The U.S. Fish and Wildlife Service proposed Endangered Species Act protection today for the yellow-billed cuckoo, following a 2011 agreement with the Center for Biological Diversity to speed protection decisions for 757 imperiled species nationwide.
“The decline of the cuckoo across the West is a symbol of the tragic decline of our rivers,” said Noah Greenwald, the Center’s endangered species director. “With just a little more care, we can restore those rivers — not just for cuckoos and hundreds of other animals and plants, but for people too.”
The yellow-billed cuckoo, often called the “rain crow” for its habit of singing right before storms, breeds in streamside gallery forests of cottonwood and willow that once thrived along nearly every water body in the West. It has been devastated by dams, livestock grazing, water withdrawals, river channelization and other factors. Once common from the shores of Lake Washington in Seattle to the mouth of the Colorado River, today it can be found in only a handful of locations: portions of the Sacramento and Kern Rivers in California, the Colorado, Verde and San Pedro rivers in Arizona, the Gila and Rio Grande rivers in New Mexico and scattered locations in Colorado, Nevada and Utah.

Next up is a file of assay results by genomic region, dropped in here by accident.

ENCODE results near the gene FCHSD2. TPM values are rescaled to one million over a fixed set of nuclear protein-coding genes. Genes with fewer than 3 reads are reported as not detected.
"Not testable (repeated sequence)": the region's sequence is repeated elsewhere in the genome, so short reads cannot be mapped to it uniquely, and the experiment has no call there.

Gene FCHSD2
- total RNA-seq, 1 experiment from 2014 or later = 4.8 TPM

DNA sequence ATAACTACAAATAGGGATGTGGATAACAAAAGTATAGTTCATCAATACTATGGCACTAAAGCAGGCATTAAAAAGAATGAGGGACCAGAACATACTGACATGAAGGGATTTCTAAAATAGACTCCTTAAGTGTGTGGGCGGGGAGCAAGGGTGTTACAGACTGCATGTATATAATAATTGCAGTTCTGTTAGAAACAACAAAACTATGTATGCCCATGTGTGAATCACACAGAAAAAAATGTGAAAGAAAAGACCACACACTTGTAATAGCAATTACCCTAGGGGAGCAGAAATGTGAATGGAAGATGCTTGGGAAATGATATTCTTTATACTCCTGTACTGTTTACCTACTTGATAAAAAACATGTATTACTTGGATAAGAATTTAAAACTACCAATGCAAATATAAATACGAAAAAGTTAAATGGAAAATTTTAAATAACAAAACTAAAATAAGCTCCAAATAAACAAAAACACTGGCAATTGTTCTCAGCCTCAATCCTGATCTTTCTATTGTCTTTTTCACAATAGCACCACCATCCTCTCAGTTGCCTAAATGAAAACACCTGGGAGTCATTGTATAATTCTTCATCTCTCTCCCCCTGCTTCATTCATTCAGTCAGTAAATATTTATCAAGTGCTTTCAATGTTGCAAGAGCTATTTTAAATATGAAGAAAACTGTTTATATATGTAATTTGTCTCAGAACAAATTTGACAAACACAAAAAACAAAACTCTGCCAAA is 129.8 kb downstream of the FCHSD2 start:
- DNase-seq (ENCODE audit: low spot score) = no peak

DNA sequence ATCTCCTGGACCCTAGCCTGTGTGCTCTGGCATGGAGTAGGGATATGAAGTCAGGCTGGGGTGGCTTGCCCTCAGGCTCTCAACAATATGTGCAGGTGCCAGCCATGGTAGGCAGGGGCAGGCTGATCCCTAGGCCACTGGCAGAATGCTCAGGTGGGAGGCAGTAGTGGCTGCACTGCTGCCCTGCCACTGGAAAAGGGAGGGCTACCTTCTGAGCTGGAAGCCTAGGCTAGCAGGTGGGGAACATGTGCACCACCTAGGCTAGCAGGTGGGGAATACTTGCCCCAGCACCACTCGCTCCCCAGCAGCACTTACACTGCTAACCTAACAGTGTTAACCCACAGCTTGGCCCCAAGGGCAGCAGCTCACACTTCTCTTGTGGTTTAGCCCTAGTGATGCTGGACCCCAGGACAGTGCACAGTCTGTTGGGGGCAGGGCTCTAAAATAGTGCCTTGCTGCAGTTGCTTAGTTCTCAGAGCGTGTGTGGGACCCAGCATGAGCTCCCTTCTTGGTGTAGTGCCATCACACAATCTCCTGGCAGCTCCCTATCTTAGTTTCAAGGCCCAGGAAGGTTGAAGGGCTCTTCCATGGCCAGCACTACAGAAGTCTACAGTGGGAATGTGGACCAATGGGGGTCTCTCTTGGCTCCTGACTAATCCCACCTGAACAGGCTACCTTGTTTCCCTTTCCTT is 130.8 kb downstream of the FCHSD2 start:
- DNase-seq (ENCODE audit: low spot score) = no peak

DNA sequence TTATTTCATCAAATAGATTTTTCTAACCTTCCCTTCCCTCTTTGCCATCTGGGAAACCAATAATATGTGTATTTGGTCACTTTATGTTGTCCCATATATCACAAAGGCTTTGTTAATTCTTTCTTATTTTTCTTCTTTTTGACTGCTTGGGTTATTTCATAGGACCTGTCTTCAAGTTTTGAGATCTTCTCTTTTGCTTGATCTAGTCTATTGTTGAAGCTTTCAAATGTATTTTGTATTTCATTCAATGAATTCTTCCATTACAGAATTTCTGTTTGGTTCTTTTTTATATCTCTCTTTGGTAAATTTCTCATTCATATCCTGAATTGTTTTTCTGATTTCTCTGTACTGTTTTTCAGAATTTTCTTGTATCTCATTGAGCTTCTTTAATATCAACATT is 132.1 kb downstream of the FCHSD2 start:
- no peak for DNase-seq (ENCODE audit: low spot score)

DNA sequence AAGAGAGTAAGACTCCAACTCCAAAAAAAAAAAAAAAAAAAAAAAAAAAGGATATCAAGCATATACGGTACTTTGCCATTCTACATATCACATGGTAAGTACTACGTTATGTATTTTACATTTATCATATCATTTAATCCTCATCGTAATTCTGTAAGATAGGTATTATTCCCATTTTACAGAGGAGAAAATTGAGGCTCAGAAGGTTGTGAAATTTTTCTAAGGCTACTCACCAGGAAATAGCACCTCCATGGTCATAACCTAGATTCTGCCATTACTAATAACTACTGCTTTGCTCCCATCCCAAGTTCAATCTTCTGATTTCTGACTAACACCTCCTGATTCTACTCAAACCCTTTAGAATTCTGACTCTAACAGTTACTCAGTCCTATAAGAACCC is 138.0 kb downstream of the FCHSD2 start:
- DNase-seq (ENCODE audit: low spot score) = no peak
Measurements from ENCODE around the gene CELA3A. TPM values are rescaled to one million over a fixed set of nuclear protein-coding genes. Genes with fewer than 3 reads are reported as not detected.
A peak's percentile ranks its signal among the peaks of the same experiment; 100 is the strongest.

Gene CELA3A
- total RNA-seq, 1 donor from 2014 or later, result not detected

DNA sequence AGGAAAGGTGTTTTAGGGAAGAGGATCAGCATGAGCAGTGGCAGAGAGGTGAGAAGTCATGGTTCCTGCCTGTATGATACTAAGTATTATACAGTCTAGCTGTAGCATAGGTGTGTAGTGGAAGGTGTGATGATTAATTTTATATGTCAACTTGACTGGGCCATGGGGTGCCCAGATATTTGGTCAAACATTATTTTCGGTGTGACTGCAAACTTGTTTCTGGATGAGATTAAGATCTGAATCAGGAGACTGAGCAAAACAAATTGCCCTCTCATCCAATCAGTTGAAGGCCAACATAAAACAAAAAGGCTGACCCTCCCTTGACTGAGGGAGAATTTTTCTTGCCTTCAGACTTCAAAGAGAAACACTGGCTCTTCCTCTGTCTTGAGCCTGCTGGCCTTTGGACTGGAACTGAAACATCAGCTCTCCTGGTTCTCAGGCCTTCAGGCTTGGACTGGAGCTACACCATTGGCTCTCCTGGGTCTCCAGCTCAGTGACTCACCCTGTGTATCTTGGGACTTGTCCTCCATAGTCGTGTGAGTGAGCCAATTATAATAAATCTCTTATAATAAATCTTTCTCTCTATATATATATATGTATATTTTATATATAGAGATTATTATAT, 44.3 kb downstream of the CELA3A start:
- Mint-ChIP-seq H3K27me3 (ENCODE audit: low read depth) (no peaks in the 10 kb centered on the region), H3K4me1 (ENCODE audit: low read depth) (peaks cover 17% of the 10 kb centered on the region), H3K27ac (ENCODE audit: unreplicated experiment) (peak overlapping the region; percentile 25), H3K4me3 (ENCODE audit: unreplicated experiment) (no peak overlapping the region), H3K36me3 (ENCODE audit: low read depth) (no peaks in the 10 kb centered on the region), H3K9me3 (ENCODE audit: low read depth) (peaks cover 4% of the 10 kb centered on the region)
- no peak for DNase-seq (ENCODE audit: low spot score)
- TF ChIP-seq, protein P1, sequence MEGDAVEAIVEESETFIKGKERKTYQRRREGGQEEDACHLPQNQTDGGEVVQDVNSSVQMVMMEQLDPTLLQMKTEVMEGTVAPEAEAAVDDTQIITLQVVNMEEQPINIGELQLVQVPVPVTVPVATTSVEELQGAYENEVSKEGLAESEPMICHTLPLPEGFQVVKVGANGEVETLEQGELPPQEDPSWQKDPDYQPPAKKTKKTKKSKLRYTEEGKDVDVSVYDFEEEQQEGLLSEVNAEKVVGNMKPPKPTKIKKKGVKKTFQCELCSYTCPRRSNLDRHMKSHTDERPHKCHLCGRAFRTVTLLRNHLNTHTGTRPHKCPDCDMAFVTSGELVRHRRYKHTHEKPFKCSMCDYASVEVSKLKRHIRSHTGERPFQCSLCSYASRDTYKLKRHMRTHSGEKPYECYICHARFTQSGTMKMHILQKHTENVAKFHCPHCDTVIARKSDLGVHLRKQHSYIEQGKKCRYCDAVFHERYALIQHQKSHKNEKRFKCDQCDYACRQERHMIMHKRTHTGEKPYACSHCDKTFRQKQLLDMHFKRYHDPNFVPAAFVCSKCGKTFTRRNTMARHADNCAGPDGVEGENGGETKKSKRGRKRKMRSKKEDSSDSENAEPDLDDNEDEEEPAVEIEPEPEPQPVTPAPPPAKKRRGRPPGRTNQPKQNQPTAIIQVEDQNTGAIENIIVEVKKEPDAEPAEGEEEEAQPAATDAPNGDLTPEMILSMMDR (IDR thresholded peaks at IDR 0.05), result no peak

“The petition to protect yellow-billed cuckoos was the first I ever worked on, back in 1998,” said Greenwald. “I had no idea then that getting protection for this severely imperiled songbird would take 15 years, but I’m glad it finally has a great chance of recovering.”
A striking bird with a long tail with flashy white markings, the cuckoo is one of the few species that can eat spiny caterpillars such as tent caterpillars. Under the settlement agreement with the Center, 117 species have been protected so far, and another 63 have been proposed for protection, including the cuckoo.